The oral surgeon then uses a dental drill to gently access the inner tooth pulp. A dental instrument is used to carefully scrape away the infected tooth root tissue. Based on the severity of infection and treatment required, the patient may need time to recover from the initial procedure before receiving further root canal treatment.

Once the infected dental pulp and tooth root tissue are removed, a dental substance known as gutta percha is inserted into the space to secure the tooth within the jawbone and prevent the return of infection. A dental crown may then be placed over the tooth surface to solidify structure and improve dental bite function.

What will happen if dental pulp infection is left untreated?

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Another random question?

When infection spreads through the dental pulp and root canals, the tooth structure is weakened and teeth are at higher risk of fracture. Some people experience bone or tooth loss and may require a bone graft. The infection can spread through the blood stream via the blood vessels in the dental pulp. Such infection can cause complications within the body for the autoimmune, circulatory and metabolic systems.

Physical infection may trigger high blood pressure resulting in an increased risk of stroke, heart attack and cardiac or vascular disease. Others may experience neurological conditions if the infection causes nerve damage. When infection spreads oral function, such as the ability to eat and bite, and nerve function deteriorate. The whole body is placed under pressure and weakens, leading in a rise of susceptibility to illness and disease.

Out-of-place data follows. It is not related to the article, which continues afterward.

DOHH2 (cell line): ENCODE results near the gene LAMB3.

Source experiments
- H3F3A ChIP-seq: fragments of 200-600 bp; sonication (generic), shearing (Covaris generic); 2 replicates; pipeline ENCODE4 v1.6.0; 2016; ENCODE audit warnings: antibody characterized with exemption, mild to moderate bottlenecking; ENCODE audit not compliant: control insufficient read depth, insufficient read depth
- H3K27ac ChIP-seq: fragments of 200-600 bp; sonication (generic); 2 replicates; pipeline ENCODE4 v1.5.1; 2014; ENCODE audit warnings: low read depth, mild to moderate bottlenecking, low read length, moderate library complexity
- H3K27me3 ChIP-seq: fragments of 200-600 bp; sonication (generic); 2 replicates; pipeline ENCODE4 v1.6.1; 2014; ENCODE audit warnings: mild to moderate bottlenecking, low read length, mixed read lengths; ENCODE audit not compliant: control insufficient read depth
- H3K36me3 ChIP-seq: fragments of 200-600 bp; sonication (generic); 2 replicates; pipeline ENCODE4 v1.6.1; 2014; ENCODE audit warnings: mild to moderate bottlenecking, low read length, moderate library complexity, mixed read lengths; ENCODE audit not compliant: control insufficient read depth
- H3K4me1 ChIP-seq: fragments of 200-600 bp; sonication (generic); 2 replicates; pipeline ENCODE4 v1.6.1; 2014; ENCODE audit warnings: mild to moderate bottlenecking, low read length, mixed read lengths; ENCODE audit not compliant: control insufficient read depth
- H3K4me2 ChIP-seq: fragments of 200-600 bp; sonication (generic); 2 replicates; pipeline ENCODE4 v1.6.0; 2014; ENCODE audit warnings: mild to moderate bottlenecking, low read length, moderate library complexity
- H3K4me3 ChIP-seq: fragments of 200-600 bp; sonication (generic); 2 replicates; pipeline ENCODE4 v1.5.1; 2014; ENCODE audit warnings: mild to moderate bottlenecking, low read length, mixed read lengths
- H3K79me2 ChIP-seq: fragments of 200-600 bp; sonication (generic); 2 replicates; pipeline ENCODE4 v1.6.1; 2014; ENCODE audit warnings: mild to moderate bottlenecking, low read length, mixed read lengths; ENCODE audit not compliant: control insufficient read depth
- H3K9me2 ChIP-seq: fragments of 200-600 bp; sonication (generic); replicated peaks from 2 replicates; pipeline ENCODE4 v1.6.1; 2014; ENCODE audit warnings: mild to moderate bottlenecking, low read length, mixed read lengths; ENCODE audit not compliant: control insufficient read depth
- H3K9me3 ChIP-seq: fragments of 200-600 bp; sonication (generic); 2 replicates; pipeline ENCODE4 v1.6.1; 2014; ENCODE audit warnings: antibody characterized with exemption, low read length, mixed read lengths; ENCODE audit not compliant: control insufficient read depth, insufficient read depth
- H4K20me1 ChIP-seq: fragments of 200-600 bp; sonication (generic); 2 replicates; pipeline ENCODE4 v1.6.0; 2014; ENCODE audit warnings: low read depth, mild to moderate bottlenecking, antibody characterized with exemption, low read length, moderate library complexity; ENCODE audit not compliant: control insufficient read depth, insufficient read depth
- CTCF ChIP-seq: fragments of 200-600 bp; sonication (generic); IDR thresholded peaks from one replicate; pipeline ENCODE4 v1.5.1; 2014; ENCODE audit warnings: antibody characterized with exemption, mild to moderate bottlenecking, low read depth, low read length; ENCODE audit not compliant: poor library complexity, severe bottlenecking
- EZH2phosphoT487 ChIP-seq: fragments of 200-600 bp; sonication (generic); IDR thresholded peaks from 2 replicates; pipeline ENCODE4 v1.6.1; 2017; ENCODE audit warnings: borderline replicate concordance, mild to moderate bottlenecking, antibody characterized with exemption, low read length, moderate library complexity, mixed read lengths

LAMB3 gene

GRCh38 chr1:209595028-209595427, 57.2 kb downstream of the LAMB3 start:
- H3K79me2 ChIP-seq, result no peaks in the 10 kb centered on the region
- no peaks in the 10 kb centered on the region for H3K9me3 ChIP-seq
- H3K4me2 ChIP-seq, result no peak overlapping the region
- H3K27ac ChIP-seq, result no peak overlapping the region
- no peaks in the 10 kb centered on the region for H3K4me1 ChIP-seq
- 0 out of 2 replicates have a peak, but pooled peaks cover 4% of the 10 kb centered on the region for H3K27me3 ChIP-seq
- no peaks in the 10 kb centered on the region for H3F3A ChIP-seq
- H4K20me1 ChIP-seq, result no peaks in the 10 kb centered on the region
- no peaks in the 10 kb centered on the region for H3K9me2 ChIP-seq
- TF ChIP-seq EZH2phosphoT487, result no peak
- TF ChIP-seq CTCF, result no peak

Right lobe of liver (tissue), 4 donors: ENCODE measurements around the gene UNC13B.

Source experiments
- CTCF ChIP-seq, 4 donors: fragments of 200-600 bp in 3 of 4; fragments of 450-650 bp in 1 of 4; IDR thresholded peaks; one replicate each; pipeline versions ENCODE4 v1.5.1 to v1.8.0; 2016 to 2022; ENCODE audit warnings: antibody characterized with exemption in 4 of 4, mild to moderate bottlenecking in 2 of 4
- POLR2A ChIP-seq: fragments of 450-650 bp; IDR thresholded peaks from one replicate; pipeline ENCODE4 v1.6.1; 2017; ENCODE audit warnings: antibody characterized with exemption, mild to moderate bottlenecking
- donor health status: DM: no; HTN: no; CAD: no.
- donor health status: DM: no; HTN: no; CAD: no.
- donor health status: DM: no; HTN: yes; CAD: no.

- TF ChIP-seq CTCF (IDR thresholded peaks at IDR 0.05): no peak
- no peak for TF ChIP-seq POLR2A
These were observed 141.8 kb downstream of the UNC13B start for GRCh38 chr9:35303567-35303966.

Are there complications associated with root canal treatment?

Although all surgical procedures may result in bleeding and bruising or other side-effects, root canal treatment is designed to remove tooth infection and is less complicated than other procedures. Oral surgeons perform the procedure with expertise gained through experience and patients have pain-free treatment options. A patient’s medical history and health are always considered for risk management during the procedure.

Complications likely to arise due to ignoring dental pulp infection are far more damaging to your oral and overall health, particularly if there is damage to the immune system and neurological function. Painkillers are prescribed following the root canal procedure to ease any discomfort, with all risks and benefits discussed prior to treatment.

What alternative treatments are there?

If root canal treatment is not appropriate a dental surgeon may recommend apicectomy as a means to remove infected tooth root tissue. Tooth extraction is also a possibility but only in severely advanced cases. Dentists will try to preserve natural tooth structure where possible.


Prevention of dental pulp infection is the best alternative treatment. Eating a balanced diet with moderate sugar or acid intake, maintaining oral hygiene and attending regular dental check-ups are all vital for good dental health. You are also recommended to quit smoking if this is something you do.

How successful is root canal treatment?

Root canal treatment carries a 70 to 90 percent success rate, though further infection may not be totally eliminated. Individuals are responsible for their oral health condition and need to actively engage with dentists to maintain the health of their teeth and prevent damage to the tooth structure.

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    Smile Hub Dental Clinic, Bayside Medical Centre, Bayside Shopping Centre, Sutton, Dublin 13